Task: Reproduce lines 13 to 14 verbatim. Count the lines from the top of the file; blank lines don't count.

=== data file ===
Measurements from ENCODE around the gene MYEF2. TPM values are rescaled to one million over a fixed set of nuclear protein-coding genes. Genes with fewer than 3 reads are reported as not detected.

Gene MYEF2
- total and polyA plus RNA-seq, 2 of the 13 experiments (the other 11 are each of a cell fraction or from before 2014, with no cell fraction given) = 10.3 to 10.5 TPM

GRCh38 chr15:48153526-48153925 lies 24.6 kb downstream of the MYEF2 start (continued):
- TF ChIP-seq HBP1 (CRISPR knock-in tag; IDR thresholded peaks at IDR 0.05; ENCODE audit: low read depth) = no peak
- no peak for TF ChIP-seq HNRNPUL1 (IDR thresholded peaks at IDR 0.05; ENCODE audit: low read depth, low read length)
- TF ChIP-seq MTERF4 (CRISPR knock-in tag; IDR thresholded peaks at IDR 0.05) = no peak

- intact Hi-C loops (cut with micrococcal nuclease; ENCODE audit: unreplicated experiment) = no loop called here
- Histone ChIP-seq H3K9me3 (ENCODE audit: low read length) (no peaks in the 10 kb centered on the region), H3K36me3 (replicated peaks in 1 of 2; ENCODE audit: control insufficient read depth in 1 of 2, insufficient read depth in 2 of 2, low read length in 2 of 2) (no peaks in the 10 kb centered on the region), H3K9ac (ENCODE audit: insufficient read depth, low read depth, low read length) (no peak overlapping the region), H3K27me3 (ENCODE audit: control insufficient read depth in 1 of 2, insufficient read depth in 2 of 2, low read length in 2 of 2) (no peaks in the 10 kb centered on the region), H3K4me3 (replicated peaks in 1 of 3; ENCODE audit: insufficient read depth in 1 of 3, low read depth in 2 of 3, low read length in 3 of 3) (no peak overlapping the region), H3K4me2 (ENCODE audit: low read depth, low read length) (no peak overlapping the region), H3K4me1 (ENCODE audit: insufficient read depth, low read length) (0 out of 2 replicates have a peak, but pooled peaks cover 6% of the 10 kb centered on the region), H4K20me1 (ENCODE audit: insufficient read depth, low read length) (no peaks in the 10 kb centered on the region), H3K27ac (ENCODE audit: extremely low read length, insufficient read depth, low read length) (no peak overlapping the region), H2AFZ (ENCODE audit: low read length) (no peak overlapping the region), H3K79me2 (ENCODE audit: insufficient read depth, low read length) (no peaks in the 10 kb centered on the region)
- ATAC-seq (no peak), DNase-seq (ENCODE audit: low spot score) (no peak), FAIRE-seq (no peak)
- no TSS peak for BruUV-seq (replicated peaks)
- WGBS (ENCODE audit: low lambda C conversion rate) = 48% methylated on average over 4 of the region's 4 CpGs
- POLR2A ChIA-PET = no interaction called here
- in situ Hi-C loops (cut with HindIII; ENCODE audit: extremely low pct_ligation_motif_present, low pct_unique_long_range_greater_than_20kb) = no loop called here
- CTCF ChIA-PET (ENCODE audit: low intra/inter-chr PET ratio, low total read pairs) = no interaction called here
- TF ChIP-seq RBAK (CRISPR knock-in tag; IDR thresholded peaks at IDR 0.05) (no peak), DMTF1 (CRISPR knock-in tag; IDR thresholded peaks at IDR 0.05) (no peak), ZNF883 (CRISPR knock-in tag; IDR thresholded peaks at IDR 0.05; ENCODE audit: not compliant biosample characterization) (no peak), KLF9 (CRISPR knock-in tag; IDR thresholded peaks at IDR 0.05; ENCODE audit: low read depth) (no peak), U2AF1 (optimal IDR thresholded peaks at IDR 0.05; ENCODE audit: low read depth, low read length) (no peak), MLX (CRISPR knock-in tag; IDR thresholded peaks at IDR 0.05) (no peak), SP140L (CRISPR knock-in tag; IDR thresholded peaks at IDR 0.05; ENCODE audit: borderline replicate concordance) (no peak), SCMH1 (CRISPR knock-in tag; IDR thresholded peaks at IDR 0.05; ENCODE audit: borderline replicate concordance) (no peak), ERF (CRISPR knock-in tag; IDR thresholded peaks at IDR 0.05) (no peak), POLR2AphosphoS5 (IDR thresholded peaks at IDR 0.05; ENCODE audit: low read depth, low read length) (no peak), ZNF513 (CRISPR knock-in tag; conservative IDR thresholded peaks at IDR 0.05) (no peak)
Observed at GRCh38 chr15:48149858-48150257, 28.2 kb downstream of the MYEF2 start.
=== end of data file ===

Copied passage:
- POLR2A ChIA-PET = no interaction called here
- in situ Hi-C loops (cut with HindIII; ENCODE audit: extremely low pct_ligation_motif_present, low pct_unique_long_range_greater_than_20kb) = no loop called here